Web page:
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Oct 23, 2004
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Just as a point of interest on this quench business, and maybe some related issues, way back in the dark ages (the '50s actually) the British were out to beat the world in Formula One racing, having been sidelined by the Italians and Germans previously.  They put together a company called BRM (for British Racing Motors) and designed and built an engine to the then formula of 1 1/2 liters blown or 4 1/2 liters atmospheric - they decided on the 91 cubic inch engine, and built one with 16 cylinders - you'll remember our Offy 91 inchers in Midgets were 4 cylinders, and they were considered small, so the 16s cylinders were really small.  The cars never performed to expectations, I don't remember if they ever won a race, even when driven by Moss, Hawthorne and people like them.  Anyway, after they retired the cars Shell Oil bought one or two and ran a series of test to try to find out why they could not get decent power.  The first thing they found was that ignition timing was hardly a factor - they could run the timing backwards or forwards 10-12 degrees from normal with no appreciable change in power - they engine ran on some exotic fuel, and they could vary the octane and btu rating all over the map and the same - very little change in power production. To make a long story short, the conclusion was that because of the completely hemispherical chamber and flat piston, there was very little turbulence and the burn rate was so low that even with the tiny combustion chambers they were not getting complete combustion and ergo nothing like the power they expected.  They also went into possible fixes and one was using a "Ricardo" chamber which I understand was a high turbulence design with plenty of squish - and in the report they mentioned work they had done with a test engine set up to vary the squish distance and if I remember correctly they concluded that very tight squish (below .015) created high pumping losses whereas over .060 was ineffective.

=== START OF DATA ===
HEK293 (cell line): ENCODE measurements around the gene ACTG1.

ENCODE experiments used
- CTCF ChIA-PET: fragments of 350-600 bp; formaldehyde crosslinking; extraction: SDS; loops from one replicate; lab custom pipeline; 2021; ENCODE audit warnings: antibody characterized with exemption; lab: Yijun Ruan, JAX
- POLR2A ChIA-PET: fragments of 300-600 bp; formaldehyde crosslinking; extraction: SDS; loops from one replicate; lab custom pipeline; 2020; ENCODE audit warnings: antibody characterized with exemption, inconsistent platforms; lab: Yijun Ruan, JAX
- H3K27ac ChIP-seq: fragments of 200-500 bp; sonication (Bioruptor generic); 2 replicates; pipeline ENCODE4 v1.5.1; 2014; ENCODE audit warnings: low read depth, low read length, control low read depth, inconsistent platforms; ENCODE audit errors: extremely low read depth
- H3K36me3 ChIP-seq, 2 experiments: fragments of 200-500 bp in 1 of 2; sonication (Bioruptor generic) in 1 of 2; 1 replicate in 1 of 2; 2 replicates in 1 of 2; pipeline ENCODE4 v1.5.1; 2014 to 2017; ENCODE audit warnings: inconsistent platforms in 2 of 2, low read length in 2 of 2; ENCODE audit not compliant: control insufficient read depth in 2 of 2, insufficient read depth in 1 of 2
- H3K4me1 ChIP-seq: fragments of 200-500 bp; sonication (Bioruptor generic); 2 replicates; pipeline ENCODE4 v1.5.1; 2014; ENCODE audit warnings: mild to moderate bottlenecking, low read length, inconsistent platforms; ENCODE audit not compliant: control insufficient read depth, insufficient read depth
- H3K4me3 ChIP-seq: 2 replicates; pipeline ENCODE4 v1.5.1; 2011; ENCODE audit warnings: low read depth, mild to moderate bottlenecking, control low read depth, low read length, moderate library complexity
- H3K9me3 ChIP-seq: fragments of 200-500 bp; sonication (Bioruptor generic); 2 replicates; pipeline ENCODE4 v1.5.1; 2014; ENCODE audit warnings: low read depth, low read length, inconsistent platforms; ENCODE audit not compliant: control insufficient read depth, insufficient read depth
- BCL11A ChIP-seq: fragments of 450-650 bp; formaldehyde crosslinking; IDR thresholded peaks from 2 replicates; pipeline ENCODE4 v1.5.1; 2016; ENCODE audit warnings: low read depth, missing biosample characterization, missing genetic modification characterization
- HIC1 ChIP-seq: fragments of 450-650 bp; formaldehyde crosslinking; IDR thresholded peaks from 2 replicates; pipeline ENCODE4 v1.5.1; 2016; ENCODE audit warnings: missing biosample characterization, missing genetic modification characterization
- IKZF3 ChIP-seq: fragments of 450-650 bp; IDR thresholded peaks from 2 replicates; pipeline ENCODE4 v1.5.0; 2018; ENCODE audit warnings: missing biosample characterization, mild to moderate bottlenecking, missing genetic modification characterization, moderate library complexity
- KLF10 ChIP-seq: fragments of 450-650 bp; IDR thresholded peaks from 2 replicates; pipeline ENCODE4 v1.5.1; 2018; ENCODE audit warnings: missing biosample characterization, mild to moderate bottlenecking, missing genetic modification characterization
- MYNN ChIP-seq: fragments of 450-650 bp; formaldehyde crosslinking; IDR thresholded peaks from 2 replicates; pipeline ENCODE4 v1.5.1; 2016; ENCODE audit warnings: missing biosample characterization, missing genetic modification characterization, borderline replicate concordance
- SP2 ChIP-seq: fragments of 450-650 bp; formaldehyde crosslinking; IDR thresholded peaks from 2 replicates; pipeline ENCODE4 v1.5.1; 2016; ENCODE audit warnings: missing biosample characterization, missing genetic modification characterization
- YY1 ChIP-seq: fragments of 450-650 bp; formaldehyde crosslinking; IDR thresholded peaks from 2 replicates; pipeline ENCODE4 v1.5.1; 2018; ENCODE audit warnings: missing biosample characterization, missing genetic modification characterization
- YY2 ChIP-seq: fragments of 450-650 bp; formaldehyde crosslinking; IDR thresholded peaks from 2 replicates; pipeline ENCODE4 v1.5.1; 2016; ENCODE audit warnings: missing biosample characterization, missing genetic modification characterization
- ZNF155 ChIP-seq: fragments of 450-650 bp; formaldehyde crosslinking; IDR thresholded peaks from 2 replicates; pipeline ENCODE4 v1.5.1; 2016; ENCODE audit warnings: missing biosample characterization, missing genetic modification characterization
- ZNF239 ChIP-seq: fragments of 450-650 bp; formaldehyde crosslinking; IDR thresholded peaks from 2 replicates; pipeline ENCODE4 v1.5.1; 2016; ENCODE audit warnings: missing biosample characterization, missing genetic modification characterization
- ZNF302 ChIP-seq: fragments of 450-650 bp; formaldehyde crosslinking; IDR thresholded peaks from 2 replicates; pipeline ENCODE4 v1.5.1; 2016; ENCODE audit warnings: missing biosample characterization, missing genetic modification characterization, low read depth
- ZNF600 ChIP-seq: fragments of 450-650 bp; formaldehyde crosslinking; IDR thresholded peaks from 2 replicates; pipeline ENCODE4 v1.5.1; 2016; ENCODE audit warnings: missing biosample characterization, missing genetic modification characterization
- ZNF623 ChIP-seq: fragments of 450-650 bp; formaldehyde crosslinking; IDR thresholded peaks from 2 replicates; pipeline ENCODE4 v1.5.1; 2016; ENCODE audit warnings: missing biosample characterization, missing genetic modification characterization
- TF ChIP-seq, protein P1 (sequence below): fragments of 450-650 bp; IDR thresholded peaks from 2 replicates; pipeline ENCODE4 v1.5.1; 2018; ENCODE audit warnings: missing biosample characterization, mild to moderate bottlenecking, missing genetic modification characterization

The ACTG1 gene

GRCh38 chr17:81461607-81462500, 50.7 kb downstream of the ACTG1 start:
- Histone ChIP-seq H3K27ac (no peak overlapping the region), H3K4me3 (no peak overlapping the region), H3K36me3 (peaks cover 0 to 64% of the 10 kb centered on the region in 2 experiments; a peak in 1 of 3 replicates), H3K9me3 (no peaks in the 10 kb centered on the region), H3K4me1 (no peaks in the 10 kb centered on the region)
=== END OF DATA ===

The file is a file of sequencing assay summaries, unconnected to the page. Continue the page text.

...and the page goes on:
As I remember the gist of the report was that for maximum power the hemispherical chamber was the way to go, but that turbulence had to be maintained by either piston shape or intake tract design, but that for efficiency the squish chamber was to be preferred.

This should probably be in the "off topic" section, but  :bs:    Best regards,  Bob